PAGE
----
At the heart of what is now Chatterton Village stood the grounds of Bromley Villa, a large house owned by gentryman landowner Henry Hebbert. It was his deathin 1864, and the subsequent auction of Bromley Villa, that presaged the residential development out of which Chatterton Road was built.

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Bromley Common, 1862-68. The Hebbert estate is the shaded area in the middle, with Bromley Villa situated in the westerly corner of the grounds. It is on this footprint that the first development took place, of Walpole Road, Pope Road, Johnson Road and Chatterton Road. Its north-westerly perimeter would become Chantry Lane, although at this time it was a footpath between Bromley Common and Southborough. The well is roughly the position today of the Chatterton Arms. The two principal farms managing the land in the area are Hook Farm, in the bottom left corner, and Turpington Farm, which is just outside the bottom right-hand corner of the image. The road leading east from Bromley Common, along the bottom of the image, is Crown Lane.

Hebbert had been born in Birmingham in about 1783. When he came to Bromley Common is unclear, but it was probably during the 1820s or very early 1830s. In 1820, just before the enclosure, the land wasowned by Robert Makepeace. But Hebbert was the owner at least by 1832, in which year Freeman notes that the development of Bromley Common south from Mason’s Hill extended as far to the south as ‘the delightful residence of Mr. Ebbutt’; dubious spelling aside, this almost certainly refers to Hebbert and Bromley Villa.

Who was Henry Hebbert?

It is possible that the house was built as part of the rash of new homes put up along the eastern side of Bromley Common since the enclosure of the old common in the 1820s. However, it is noticeable from the map that the house was set back a distance from the road, which may indicate that it had been built just outside the old common, as all of the residences in that area had been prior to the enclosure. There are no references to the name ‘Bromley Villa’ in the 19th century histories of the area, although it is clearly indicated on the ordnance survey map that was surveyed between 1862 and 1868. There is also a reference to it in the Journals of the House of Commons, which in 1846 records Hebbert, ‘of Bromley Villa, Bromley, in the county of Kent’, petitioning in opposition to the Kent Atmospheric Railway Bill.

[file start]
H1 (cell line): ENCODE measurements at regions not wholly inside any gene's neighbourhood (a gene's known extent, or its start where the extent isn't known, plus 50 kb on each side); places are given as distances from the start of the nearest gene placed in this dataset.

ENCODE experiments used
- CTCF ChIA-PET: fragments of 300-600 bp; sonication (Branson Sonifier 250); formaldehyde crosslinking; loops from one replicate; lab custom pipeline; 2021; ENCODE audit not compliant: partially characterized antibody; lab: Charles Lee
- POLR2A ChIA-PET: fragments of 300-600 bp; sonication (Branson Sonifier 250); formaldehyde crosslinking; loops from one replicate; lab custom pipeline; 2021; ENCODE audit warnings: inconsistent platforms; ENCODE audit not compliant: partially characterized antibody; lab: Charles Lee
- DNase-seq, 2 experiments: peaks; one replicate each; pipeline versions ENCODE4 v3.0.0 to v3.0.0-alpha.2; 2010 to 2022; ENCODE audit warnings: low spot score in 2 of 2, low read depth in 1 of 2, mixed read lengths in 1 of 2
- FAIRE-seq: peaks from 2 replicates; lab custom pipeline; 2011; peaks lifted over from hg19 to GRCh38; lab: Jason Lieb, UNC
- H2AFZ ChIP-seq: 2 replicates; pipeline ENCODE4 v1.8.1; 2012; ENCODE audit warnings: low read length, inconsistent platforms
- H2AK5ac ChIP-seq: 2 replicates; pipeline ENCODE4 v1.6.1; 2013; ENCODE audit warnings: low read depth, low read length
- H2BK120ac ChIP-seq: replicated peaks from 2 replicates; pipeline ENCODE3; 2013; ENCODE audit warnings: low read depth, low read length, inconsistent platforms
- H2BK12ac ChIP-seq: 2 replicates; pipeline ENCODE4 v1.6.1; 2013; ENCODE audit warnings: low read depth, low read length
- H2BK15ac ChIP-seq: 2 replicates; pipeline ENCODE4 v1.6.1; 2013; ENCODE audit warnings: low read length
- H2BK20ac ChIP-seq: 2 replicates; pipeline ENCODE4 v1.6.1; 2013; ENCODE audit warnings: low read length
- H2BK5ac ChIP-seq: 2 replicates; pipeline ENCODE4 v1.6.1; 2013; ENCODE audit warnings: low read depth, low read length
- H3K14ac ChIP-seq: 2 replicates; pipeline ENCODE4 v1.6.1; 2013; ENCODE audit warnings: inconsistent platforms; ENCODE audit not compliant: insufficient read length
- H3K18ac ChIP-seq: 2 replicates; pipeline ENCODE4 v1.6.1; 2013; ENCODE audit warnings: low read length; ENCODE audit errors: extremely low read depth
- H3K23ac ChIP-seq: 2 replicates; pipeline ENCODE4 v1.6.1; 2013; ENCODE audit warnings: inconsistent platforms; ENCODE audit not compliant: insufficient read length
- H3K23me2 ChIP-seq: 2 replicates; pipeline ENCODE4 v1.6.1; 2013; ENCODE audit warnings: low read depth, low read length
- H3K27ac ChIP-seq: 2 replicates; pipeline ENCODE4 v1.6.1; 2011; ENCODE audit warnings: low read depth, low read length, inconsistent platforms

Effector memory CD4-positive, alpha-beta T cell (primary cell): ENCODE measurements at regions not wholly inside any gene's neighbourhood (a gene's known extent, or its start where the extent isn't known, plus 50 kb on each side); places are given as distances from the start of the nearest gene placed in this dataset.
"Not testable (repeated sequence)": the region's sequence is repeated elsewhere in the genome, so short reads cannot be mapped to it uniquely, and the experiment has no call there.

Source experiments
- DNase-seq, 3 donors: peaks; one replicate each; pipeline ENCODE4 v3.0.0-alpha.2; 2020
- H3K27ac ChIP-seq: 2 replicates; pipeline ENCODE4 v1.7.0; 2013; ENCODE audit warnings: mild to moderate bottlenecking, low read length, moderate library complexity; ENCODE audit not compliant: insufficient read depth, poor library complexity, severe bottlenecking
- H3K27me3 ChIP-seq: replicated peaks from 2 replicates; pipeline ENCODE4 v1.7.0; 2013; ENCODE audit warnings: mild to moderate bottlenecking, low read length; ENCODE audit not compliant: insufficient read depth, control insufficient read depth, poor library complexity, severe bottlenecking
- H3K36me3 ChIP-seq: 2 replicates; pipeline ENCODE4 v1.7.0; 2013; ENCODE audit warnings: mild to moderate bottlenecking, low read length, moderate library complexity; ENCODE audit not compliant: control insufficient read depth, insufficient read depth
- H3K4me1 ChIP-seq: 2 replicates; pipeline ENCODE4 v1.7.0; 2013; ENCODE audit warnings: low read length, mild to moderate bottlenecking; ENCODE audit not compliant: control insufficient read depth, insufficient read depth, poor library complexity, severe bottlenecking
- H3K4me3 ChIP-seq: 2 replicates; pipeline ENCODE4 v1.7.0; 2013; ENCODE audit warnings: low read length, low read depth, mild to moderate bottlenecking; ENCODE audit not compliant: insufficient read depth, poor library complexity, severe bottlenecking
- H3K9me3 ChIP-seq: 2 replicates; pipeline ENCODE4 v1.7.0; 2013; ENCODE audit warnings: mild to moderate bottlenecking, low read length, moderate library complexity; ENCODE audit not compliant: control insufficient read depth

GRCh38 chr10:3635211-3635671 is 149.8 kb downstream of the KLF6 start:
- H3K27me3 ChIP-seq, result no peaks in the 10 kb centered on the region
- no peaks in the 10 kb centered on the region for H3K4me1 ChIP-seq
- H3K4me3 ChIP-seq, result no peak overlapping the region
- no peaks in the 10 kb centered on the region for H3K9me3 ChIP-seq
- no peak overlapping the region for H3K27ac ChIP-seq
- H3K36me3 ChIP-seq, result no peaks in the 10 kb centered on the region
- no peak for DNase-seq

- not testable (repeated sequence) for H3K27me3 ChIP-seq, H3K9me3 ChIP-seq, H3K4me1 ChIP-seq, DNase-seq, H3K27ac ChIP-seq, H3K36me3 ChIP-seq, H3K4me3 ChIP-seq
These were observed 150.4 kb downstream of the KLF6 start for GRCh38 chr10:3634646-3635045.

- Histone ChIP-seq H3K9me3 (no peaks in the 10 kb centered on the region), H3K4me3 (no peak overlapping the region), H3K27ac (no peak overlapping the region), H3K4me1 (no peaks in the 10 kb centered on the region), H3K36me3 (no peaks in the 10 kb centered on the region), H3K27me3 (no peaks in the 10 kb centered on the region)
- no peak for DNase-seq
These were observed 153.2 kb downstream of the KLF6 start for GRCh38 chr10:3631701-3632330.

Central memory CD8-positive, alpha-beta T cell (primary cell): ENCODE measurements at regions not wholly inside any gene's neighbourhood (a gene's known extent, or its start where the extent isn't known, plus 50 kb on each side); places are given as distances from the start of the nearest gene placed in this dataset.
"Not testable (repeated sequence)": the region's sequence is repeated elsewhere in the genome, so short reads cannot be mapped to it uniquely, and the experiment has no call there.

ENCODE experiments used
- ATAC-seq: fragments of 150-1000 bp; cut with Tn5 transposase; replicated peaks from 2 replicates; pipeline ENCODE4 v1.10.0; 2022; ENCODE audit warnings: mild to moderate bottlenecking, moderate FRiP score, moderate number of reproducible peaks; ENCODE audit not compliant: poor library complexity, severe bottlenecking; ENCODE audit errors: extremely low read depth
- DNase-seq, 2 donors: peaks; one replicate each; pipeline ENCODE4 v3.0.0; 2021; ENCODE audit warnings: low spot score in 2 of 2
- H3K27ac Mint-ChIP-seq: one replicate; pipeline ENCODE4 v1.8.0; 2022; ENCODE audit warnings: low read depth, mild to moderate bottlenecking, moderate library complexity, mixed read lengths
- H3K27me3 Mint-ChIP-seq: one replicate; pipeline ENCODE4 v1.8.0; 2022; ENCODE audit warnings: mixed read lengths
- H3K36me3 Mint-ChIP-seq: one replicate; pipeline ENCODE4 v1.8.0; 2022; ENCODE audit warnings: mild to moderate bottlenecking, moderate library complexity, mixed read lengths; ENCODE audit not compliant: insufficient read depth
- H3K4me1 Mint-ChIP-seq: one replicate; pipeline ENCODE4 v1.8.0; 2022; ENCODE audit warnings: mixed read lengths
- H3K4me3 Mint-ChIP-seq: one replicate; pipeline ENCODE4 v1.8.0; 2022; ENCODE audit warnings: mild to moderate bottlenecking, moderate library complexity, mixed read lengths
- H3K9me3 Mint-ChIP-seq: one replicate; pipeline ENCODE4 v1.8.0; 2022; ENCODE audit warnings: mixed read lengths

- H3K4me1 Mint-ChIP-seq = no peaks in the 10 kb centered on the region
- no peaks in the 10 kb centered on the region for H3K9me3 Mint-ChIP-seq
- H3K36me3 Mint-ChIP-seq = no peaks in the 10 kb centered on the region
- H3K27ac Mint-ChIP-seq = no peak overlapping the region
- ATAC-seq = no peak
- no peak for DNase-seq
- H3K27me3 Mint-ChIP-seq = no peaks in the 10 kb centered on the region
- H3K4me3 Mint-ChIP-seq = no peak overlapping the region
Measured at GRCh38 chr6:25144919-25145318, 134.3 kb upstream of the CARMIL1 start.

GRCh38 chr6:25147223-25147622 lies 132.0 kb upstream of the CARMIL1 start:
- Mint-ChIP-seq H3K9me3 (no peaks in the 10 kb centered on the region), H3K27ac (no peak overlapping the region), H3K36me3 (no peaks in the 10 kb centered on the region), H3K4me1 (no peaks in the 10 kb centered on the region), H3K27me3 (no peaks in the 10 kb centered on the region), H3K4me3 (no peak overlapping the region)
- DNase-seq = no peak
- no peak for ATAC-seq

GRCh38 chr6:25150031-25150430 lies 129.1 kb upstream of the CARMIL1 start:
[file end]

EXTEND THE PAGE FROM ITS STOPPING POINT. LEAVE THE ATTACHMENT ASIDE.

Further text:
A burglary at Bromley Villa, The Bromley Record, 1864

The grounds of Bromley Villa extended south along Bromley Common, from a footpath (later Chantry Lane) leading up to Southborough, to just past the point where Johnson Road would be built. The easternmost boundary was along what is today Union Road. Most of this was what the notice for the auction described as ‘beautifully timbered park-like meadow land’. In the immediate vicinity of the house, in the north-west corner of the estate, were ‘prettily laid-out lawn and pleasure grounds’. Near to the house was a conservatory, greenhouse, stabling, coach-house, cow house, poultry house, farmyard and gardener’s cottage.

Hebbert died on 10 March 1864. He was buried in Bromley Parish Church. His effects were worth £40,000 (in the region of £1.8 million in today’s prices), according to his will. His estate (or mostof it) was auctioned at Garraway’s Coffee House in Change Alley in the City of London in November 1865. A second tranche of the Hebbert estate was auctioned off by his family in May 1866. This time the sale would take place at the Guildhall coffee-house in Gresham Street, and the land would be parcelled up into 36 lots of building land suitable for villa residences fronting onto Bromley Common.